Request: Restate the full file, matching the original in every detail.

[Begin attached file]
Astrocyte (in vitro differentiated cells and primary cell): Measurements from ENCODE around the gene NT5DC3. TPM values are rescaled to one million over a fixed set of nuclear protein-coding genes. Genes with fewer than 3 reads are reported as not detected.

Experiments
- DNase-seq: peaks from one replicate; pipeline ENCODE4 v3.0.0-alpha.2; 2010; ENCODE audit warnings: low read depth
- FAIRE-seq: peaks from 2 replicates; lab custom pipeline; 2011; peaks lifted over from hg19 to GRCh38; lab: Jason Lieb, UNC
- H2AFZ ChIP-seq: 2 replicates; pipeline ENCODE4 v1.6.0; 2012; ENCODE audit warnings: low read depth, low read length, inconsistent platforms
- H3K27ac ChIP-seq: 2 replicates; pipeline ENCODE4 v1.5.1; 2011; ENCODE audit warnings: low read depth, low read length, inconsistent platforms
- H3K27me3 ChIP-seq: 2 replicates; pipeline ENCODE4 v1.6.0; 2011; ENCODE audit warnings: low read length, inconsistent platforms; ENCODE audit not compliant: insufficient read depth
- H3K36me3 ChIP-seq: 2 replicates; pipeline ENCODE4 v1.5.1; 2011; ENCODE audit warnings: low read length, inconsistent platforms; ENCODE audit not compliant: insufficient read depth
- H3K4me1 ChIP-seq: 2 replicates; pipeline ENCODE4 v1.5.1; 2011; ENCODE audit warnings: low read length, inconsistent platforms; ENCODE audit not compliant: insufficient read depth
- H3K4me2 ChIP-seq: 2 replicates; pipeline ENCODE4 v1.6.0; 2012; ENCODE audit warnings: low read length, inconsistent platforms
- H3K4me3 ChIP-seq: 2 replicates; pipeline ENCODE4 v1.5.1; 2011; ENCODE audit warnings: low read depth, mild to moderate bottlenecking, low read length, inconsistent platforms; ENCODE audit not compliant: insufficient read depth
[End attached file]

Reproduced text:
Astrocyte (in vitro differentiated cells and primary cell): Measurements from ENCODE around the gene NT5DC3. TPM values are rescaled to one million over a fixed set of nuclear protein-coding genes. Genes with fewer than 3 reads are reported as not detected.

Experiments
- DNase-seq: peaks from one replicate; pipeline ENCODE4 v3.0.0-alpha.2; 2010; ENCODE audit warnings: low read depth
- FAIRE-seq: peaks from 2 replicates; lab custom pipeline; 2011; peaks lifted over from hg19 to GRCh38; lab: Jason Lieb, UNC
- H2AFZ ChIP-seq: 2 replicates; pipeline ENCODE4 v1.6.0; 2012; ENCODE audit warnings: low read depth, low read length, inconsistent platforms
- H3K27ac ChIP-seq: 2 replicates; pipeline ENCODE4 v1.5.1; 2011; ENCODE audit warnings: low read depth, low read length, inconsistent platforms
- H3K27me3 ChIP-seq: 2 replicates; pipeline ENCODE4 v1.6.0; 2011; ENCODE audit warnings: low read length, inconsistent platforms; ENCODE audit not compliant: insufficient read depth
- H3K36me3 ChIP-seq: 2 replicates; pipeline ENCODE4 v1.5.1; 2011; ENCODE audit warnings: low read length, inconsistent platforms; ENCODE audit not compliant: insufficient read depth
- H3K4me1 ChIP-seq: 2 replicates; pipeline ENCODE4 v1.5.1; 2011; ENCODE audit warnings: low read length, inconsistent platforms; ENCODE audit not compliant: insufficient read depth
- H3K4me2 ChIP-seq: 2 replicates; pipeline ENCODE4 v1.6.0; 2012; ENCODE audit warnings: low read length, inconsistent platforms
- H3K4me3 ChIP-seq: 2 replicates; pipeline ENCODE4 v1.5.1; 2011; ENCODE audit warnings: low read depth, mild to moderate bottlenecking, low read length, inconsistent platforms; ENCODE audit not compliant: insufficient read depth